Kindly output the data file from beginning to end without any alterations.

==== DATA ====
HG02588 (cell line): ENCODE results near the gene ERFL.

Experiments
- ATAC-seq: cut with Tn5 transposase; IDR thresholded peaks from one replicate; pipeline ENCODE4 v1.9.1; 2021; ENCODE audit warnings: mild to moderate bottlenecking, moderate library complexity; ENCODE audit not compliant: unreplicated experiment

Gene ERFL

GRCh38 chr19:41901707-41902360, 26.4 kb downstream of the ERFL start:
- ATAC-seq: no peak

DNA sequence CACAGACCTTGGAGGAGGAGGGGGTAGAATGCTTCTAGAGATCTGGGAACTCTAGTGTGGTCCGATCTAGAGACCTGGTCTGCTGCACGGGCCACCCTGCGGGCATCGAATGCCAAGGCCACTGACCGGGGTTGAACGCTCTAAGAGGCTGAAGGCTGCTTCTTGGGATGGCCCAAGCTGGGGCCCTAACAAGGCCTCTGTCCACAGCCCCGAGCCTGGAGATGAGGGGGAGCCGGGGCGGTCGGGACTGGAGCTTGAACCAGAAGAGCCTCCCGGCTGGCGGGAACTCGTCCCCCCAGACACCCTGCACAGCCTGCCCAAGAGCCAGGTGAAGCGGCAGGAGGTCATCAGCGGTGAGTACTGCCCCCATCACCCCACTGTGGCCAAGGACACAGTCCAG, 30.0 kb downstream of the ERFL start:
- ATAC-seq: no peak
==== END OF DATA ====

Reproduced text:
HG02588 (cell line): ENCODE results near the gene ERFL.

Experiments
- ATAC-seq: cut with Tn5 transposase; IDR thresholded peaks from one replicate; pipeline ENCODE4 v1.9.1; 2021; ENCODE audit warnings: mild to moderate bottlenecking, moderate library complexity; ENCODE audit not compliant: unreplicated experiment

Gene ERFL

GRCh38 chr19:41901707-41902360, 26.4 kb downstream of the ERFL start:
- ATAC-seq: no peak

DNA sequence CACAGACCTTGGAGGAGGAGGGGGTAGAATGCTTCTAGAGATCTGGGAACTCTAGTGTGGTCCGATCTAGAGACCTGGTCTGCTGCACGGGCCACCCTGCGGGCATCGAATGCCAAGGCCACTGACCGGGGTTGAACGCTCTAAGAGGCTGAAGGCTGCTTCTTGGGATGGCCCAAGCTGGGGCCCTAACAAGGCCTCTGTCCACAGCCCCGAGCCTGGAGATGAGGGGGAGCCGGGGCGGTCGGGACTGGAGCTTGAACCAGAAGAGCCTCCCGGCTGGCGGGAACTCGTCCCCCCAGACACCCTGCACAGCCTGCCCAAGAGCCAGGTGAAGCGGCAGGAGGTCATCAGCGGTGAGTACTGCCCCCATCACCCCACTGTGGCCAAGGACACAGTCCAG, 30.0 kb downstream of the ERFL start:
- ATAC-seq: no peak